FIG. 3 is a more detailed functional block diagram of a ultrasonic diagnostic instrument having a digital beamform and further illustrates functions in the instrument which can be altered by the power monitor and control. The instrument is described in more detail in U.S. Pat. No. 5,722,412, which is incorporated herein by reference. In this instrument a transducer array 10 is used for a solid state, electronic control capabilities, variable aperture, image performance and reliability. Either a flat or curved linear array can b e used. In a preferred embodiment the array is a curved array, which affords a broad sector scanning field. While the preferred embodiment provides sufficient delay capability to both steer and focus a flat array such as a phased array, the geometric curvature of the curved array reduces the delay requirements on the beamformer. The elements of the array are connected to a transmit/receive ASIC 20 which drives the transducer elements and receives echoes received by the elements. The transmit/receive ASIC 30 also controls the transmit and receive apertures of the array 10 and the gain of the received echo signals. The transmit/receive ASIC is preferably located within inches of the transducer elements, preferably in the same enclosure, and just behind the transducer.
Echoes received by the transmit/receive ASIC 20 are provided to the adjacent front end ASIC 30, which beamforms the echoes from the individual transducer elements into scanline signals. The front end ASIC 30 also controls the transmit waveform, timing, aperture and focusing. In the illustrated embodiment the front end ASIC 30 provides timing signals for the other ASICs, time gain control, and monitors and controls the power applied to the transducer array, thereby controlling the acoustic energy which is applied to the patient and minimizing power consumption of the unit. A memory device 32 is connected to the front end ASIC 30, which stores data used by the beamformer.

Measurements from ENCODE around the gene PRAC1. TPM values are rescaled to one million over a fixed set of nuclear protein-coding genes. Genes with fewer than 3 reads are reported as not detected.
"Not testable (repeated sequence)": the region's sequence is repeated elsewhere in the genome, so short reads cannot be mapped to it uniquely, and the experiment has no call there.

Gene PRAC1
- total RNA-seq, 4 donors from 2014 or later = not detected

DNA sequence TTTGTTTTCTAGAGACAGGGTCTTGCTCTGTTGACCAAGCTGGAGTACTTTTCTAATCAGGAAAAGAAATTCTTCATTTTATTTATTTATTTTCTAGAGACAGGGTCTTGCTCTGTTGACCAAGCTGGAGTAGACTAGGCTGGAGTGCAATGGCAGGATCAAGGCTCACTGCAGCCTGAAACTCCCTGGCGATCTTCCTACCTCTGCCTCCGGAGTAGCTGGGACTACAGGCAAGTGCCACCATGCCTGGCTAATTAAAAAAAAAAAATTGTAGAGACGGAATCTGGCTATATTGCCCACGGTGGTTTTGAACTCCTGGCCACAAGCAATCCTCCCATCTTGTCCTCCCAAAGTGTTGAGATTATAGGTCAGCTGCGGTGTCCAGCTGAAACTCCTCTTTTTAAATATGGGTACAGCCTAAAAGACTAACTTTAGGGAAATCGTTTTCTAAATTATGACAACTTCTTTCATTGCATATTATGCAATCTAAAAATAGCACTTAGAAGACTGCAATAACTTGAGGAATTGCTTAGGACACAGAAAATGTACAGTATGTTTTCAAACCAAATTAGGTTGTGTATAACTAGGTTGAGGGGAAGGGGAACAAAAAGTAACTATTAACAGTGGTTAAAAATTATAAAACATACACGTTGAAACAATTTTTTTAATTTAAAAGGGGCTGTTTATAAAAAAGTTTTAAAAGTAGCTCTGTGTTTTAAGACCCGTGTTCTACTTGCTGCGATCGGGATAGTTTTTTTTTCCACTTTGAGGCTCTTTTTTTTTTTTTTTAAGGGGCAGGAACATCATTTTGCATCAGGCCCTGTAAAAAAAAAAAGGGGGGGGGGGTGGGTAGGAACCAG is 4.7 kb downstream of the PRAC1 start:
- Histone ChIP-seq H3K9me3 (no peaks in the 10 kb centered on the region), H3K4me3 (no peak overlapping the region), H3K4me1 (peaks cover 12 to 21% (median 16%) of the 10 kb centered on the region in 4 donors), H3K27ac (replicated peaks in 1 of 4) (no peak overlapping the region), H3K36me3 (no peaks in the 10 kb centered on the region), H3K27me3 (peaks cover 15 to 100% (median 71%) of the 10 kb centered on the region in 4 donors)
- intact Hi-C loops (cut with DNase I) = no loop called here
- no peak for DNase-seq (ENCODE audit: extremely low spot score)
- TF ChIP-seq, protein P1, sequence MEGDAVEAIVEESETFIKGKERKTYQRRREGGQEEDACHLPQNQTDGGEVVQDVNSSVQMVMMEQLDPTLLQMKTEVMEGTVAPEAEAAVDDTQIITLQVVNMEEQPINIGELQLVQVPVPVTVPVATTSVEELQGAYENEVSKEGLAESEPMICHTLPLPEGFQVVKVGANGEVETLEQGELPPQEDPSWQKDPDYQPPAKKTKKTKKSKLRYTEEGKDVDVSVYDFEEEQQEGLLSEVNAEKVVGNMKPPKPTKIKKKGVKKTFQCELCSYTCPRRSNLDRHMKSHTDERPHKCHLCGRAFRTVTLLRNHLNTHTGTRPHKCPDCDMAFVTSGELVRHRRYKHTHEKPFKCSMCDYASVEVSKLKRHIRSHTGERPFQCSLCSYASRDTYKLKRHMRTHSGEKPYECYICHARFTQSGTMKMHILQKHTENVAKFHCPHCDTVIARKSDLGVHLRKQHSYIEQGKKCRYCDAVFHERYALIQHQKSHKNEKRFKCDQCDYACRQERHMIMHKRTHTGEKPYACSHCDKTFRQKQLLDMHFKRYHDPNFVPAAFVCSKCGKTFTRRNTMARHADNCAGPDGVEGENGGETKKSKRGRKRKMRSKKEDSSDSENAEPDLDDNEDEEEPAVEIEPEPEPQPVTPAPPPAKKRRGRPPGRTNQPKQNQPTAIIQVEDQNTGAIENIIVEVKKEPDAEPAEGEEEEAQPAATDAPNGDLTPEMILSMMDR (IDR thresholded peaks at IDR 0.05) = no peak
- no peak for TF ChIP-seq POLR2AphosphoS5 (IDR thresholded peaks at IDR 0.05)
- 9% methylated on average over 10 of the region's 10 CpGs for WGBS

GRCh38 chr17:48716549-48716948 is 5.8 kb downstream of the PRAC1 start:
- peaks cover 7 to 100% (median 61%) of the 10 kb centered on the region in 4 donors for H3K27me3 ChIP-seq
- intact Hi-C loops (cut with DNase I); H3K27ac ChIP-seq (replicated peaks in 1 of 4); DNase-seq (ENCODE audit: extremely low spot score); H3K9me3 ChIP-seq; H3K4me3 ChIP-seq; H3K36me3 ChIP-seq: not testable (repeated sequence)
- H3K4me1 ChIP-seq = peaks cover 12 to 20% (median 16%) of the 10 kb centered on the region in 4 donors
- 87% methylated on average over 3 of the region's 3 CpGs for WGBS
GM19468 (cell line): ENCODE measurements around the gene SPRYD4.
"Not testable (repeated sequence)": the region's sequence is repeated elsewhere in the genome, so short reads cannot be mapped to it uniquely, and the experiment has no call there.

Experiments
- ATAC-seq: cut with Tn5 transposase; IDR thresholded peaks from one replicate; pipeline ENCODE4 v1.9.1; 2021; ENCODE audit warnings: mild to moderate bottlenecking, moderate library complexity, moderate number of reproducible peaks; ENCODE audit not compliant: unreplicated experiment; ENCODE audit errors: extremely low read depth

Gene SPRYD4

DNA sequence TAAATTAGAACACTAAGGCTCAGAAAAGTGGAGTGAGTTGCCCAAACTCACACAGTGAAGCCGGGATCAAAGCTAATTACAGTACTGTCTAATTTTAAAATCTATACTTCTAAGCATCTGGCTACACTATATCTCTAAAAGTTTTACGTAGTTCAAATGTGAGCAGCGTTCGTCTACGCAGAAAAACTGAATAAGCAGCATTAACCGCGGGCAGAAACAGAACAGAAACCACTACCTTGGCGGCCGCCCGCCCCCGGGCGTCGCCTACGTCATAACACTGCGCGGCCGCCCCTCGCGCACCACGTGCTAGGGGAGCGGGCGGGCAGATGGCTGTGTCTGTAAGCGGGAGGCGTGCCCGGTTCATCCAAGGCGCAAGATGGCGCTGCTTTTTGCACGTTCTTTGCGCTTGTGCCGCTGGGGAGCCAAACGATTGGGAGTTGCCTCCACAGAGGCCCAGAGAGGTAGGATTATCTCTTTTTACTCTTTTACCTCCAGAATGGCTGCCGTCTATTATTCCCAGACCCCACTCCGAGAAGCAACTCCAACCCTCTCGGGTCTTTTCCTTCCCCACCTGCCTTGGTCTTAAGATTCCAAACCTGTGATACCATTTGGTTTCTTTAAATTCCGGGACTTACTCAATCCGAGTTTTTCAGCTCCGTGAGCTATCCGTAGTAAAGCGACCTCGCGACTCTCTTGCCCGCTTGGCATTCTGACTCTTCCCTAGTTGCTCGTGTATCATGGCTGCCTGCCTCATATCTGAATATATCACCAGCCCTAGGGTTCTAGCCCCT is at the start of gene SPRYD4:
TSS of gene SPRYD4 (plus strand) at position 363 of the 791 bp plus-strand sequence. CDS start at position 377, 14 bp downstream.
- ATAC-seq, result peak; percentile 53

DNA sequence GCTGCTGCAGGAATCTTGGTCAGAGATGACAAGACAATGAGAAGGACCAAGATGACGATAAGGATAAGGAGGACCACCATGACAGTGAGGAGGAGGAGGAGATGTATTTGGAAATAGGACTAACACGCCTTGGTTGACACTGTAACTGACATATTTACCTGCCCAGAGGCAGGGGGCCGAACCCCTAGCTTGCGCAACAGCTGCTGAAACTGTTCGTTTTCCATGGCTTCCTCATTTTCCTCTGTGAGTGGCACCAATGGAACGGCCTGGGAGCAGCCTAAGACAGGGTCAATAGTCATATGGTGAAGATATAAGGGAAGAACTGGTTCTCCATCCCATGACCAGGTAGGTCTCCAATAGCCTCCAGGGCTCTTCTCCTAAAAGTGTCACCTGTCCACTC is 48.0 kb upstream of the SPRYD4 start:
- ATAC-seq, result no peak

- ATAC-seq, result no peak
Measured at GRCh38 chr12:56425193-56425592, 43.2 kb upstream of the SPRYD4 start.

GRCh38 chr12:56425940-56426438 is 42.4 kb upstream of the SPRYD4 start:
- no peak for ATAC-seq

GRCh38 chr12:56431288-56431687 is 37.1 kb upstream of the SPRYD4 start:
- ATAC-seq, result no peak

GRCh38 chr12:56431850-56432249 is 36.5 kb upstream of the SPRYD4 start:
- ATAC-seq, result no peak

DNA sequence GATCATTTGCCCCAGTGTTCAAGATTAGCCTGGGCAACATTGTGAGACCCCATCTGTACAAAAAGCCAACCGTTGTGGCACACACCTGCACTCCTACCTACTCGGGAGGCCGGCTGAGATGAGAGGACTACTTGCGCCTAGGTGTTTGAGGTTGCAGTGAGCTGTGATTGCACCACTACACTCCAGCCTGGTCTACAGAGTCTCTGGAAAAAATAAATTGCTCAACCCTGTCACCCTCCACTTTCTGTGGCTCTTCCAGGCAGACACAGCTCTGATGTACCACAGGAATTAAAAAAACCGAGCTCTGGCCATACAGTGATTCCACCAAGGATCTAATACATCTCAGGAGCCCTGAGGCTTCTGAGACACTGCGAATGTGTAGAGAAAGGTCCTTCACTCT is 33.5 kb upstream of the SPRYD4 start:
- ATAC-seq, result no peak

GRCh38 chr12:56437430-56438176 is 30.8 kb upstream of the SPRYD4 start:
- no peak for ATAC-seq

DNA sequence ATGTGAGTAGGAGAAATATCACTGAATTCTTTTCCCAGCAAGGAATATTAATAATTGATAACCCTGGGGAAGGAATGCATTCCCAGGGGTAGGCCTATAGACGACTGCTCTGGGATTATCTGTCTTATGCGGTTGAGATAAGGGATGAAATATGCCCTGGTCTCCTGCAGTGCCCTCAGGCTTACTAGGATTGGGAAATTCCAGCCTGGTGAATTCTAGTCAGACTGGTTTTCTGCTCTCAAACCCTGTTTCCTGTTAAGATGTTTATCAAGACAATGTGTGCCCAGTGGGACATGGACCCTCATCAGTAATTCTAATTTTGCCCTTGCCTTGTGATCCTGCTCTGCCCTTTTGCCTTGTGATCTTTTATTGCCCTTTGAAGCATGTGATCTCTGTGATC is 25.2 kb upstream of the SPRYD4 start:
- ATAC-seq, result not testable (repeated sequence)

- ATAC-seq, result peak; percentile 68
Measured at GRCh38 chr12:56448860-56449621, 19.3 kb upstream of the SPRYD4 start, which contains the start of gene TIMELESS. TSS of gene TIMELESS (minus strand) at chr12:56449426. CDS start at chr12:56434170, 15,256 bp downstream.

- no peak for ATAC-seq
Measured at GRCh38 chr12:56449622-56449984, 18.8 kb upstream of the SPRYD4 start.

Beamformer scanline signals are coupled from the front end ASIC 30 to the adjacent digital signal processing ASIC 40. The digital signal processing ASIC 40 filters the scanline signals and in the preferred embodiment also provides several advanced features including synthetic aperture formation, frequency compounding. Doppler processing such as power Doppler (color power angio) processing, and speckle reduction.
The ultrasound B mode and Doppler information is then coupled to the adjacent back end ASIC 50 for scan conversion and the production of video output signals. A memory device 42 is coupled to the back end ASIC 50 to provide storage used in three dimensional power Doppler (3D CPA) imaging. The back end ASIC also adds alphanumeric information to the display such as the time, date, and patient identification. A graphics processor overlays the ultrasound image with information such as depth and focus markers and cursors. Frames of ultrasonic images are stored in a video memory 54 coupled to the back end ASIC 50, enabling them to be recalled and replayed in a live Cineloop® realtime sequence. Video information is available at a video output in several formats, including NTSC and PAL television formats and RGB drive signals for an LCD display 60 or a video monitor.